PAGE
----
Friday, September 22, 2017

Educational readings:Time to return to the democratic vision of John Dewey and creative teaching



Whatever happens in the New Zealand
Elections Jacinda Adern has made us proud 
to be Labour.
Education Readings


By Allan Alach

I welcome suggested articles, so if you come across a gem, email it to me at allanalach@inspire.net.nz

Don’t Say “Times” When Teaching Multiplication (And What to Say Instead)

Choosing our words carefully can have a big impact on student understanding, especially when it comes to multiplication. Make this small change to your multiplication vocabulary today, so students can better visualize and comprehend this important concept.

The word “times” doesn’t mean anything to students.


Should we 'pupil' kids or 'NAPLAN' them?

Phil Cullen:

Australia's casual indifference to the effects of mass testing on the learning progress of its school children, and its penchant for using children for excessive periods of school time for 'test-prep', as if they are mere  inanimate objects available for the collection of  data, contains the seeds for its developing inabilities as a nation to mix with the world at large.


Most primary classes 'get less than two hours of science a week’

If I had my way, Science would be a major part of children’s learning experiences at school. The article is about England but I fear it applies all over.

‘Three in 10 primary teachers did not receive any support to teach science last year, according to Wellcome Trust study Many UK primary schools are teaching science for the equivalent of less than two hours a week, according to a study. A report commissioned by the Wellcome Trust argues that the subject is not being given enough priority or time by most of the nation's primaries.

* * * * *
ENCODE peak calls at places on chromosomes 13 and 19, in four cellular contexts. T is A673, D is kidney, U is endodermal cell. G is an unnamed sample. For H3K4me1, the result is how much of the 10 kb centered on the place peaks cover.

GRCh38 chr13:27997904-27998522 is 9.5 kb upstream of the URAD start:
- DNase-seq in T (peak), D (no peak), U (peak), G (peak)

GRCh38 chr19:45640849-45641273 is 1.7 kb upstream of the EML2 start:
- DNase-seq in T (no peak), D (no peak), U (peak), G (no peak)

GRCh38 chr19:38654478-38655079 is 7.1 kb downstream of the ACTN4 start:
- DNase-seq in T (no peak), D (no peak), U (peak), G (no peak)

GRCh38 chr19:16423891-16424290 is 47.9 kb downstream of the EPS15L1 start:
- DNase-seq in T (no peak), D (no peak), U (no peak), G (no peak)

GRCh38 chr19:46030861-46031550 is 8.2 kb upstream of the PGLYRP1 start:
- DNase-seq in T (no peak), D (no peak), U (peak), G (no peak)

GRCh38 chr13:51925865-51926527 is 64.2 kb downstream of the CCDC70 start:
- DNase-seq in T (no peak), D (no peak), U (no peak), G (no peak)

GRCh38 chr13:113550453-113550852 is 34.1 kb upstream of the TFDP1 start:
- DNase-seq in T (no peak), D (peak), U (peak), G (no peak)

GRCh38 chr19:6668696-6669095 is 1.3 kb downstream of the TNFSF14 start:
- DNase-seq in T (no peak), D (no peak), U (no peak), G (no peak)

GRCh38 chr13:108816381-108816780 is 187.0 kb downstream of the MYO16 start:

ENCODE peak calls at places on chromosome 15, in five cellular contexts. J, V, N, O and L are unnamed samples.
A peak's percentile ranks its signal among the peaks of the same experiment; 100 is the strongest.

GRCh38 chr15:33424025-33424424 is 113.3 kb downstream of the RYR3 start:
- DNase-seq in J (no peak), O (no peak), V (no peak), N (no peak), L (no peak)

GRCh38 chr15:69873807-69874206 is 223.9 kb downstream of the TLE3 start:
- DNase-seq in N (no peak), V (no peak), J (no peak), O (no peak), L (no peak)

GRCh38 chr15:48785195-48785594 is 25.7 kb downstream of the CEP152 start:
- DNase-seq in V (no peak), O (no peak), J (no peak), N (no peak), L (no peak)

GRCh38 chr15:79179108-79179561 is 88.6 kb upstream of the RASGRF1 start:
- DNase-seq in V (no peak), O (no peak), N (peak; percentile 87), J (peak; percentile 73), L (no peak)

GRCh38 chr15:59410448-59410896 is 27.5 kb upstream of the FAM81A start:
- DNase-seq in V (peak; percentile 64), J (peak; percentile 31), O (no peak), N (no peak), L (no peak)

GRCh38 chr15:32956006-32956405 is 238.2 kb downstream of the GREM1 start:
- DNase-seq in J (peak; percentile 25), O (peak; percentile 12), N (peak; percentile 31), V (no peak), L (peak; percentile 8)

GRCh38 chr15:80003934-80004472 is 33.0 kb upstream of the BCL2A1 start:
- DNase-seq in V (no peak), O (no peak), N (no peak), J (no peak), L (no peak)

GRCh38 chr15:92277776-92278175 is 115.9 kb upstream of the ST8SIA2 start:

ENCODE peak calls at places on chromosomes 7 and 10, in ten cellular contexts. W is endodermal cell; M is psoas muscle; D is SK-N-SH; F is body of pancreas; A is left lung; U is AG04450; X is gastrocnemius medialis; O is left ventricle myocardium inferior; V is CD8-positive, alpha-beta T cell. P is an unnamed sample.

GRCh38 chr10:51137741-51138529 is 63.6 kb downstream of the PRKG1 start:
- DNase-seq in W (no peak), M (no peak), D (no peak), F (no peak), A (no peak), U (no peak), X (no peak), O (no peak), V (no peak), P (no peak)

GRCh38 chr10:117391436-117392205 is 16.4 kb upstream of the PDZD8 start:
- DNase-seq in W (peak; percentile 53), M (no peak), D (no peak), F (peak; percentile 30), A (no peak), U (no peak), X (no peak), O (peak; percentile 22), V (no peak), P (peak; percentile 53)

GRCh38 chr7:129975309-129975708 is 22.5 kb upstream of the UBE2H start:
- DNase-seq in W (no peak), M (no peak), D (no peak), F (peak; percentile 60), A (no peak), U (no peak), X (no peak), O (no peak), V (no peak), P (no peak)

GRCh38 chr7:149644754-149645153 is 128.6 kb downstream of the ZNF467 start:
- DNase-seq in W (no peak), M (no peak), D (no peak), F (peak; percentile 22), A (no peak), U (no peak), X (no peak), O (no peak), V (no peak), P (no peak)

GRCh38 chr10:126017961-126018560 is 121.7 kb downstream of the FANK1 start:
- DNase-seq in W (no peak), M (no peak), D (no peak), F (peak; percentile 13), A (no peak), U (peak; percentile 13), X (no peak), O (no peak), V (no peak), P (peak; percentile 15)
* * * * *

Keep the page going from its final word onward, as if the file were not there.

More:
Cooperative Conflict: Neither Concurrence Nor Debate

By Alfie Kohn.
I’ve been to a workshop run by the Johnson brothers - one of my best professional development experiences. I strongly recommend exploring their work.

‘The good news is that we aren’t forced to choose between creating a classroom in which students must arrive at an artificial consensus and one in which conflict is present but manifests itself as an adversarial exercise.  The alternative is to invite disagreement but nest it in caring and a framework of shared goals. This has been called cooperative conflict, constructive controversy, or, in a poetic turn of phrase by the brothers and social scientists Roger and David Johnson, “friendly excursions into disequilibrium.”’


Opinion: The value of ‘slow schools’

The “slow education” movement, was founded by Maurice Holt in the UK, who advocated that schools should provide students with time to engage in deep learning, curiosity and reflection. This led advocates of this approach to oppose the use of high-stakes testing and rapid improvement in favour of more time spent developing collaborative and supportive classroom relationships for learning.’



A textbook dilemma: Digital or paper?

Do we learn better from printed books than digital versions? The answer from researchers is a qualified yes.


Contributed by Bruce Hammonds:

Learning Goals… Success Criteria… and Creativity?